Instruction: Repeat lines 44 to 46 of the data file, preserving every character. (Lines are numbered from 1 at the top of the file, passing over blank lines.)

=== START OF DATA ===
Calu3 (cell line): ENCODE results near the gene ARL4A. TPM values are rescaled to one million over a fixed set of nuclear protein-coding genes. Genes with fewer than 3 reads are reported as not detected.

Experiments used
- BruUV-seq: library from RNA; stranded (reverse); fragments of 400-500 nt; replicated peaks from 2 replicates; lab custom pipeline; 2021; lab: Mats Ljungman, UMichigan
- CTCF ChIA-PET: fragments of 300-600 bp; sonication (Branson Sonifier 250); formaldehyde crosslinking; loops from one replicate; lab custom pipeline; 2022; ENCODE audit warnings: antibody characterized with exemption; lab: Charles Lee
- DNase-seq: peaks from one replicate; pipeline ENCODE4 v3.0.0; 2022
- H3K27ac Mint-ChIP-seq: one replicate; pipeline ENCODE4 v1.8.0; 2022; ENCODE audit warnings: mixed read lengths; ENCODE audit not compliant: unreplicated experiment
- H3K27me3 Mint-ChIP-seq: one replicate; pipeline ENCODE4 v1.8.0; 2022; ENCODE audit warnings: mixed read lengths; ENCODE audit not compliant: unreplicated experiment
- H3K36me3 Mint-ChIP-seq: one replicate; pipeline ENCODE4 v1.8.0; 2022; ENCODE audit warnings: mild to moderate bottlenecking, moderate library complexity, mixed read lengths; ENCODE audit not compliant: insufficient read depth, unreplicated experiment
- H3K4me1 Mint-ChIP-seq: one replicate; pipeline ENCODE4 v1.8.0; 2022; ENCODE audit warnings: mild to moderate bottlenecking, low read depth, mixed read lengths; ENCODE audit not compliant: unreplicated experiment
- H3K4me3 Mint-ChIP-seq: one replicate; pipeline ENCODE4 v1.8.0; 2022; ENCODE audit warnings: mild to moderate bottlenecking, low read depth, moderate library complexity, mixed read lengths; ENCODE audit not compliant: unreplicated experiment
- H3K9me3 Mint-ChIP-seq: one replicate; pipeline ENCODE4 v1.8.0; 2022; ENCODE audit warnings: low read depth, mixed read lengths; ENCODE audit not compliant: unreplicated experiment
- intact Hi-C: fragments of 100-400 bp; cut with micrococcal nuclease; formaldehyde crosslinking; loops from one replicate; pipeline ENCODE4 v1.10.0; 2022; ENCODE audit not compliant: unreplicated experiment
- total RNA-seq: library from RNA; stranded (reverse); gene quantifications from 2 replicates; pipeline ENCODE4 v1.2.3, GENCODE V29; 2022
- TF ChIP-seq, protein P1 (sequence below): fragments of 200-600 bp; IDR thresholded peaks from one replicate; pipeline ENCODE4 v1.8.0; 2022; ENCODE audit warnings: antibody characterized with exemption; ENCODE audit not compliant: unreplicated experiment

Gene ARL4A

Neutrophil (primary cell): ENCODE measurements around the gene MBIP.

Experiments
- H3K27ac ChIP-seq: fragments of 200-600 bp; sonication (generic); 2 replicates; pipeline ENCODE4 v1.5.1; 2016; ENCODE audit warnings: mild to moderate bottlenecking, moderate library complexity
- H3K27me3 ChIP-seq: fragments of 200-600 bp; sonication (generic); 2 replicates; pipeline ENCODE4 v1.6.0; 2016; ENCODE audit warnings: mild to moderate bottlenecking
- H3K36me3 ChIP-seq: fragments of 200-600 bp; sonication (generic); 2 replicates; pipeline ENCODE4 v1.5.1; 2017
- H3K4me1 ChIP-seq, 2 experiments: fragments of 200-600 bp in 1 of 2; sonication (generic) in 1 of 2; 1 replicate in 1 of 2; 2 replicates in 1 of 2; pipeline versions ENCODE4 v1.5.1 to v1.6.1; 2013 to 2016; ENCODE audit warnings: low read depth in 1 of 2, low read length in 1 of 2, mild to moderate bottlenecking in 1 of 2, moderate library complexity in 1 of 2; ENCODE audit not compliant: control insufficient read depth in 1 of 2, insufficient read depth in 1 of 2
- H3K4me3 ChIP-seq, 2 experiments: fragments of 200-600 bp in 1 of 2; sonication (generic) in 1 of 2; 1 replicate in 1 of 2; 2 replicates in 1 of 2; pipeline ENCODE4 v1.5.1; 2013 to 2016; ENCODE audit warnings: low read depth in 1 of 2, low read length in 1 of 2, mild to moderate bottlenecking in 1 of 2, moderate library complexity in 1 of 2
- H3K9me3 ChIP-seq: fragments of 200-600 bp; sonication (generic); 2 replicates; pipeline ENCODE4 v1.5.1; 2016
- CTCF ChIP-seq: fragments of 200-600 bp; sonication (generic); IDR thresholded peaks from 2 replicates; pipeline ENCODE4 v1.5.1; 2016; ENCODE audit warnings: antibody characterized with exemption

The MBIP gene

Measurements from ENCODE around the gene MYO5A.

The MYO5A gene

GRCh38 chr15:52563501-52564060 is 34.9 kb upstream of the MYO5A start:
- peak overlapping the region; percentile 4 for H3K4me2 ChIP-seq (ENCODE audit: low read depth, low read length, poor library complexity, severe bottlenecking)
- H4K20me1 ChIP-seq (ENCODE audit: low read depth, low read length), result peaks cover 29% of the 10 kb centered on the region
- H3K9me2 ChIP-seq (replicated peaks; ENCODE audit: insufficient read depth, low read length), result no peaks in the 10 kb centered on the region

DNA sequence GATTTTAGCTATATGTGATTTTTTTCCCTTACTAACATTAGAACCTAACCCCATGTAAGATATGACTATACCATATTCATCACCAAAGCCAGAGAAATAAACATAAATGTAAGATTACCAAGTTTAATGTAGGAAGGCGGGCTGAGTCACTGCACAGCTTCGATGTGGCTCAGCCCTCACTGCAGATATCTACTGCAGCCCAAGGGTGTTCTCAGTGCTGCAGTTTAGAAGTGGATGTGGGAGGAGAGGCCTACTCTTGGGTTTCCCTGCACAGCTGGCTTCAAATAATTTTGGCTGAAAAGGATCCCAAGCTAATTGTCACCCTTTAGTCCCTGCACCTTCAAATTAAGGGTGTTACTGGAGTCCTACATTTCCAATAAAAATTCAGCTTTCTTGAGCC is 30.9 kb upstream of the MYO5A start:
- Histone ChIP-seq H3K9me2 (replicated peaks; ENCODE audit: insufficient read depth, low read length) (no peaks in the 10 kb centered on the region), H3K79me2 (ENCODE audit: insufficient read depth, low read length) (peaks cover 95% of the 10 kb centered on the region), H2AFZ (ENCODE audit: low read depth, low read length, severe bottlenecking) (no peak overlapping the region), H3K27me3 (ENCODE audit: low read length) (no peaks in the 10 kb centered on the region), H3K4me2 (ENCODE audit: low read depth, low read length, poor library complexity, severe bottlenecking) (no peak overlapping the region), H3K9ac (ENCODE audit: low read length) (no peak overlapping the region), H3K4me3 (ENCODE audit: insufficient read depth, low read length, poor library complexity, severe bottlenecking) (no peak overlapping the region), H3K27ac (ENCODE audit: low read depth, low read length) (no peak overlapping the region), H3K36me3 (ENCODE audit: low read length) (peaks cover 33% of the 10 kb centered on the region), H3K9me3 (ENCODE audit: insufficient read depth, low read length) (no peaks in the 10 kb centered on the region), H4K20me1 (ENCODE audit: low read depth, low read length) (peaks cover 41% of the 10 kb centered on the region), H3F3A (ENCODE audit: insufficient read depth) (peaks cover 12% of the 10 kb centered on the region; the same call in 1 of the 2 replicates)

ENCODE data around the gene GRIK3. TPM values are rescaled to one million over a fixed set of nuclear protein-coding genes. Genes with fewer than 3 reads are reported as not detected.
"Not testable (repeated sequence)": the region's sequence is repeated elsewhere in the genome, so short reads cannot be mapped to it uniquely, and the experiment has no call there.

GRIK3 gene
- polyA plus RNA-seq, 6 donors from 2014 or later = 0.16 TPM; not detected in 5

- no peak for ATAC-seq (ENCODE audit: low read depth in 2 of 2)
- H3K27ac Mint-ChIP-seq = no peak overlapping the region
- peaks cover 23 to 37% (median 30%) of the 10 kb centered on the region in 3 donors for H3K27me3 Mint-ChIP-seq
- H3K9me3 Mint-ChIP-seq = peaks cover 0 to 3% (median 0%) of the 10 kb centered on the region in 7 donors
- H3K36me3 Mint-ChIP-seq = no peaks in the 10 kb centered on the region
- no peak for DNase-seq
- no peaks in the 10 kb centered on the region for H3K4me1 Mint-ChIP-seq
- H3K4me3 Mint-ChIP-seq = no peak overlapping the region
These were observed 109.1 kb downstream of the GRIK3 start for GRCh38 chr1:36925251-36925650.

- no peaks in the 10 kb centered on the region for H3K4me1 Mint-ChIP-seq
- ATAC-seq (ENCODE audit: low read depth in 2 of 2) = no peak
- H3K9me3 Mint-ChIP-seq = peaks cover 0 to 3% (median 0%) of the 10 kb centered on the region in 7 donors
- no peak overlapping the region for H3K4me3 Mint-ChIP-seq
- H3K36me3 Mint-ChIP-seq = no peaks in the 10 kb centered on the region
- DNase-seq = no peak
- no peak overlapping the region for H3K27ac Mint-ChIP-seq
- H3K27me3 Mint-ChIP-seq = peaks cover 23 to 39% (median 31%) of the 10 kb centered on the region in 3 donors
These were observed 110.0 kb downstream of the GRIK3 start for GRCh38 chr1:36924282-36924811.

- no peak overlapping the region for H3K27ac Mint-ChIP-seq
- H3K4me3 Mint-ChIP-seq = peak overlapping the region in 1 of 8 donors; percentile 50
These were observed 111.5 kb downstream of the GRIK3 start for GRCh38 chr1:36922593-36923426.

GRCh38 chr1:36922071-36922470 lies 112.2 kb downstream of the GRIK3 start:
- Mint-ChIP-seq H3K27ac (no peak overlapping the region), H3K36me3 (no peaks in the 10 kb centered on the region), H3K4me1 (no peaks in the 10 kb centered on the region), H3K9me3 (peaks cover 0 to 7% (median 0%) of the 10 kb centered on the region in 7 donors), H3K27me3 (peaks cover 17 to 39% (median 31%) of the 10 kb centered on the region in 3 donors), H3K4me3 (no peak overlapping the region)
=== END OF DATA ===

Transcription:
- no peaks in the 10 kb centered on the region for H3K4me1 Mint-ChIP-seq
- H3K4me3 Mint-ChIP-seq = no peak overlapping the region
These were observed 109.1 kb downstream of the GRIK3 start for GRCh38 chr1:36925251-36925650.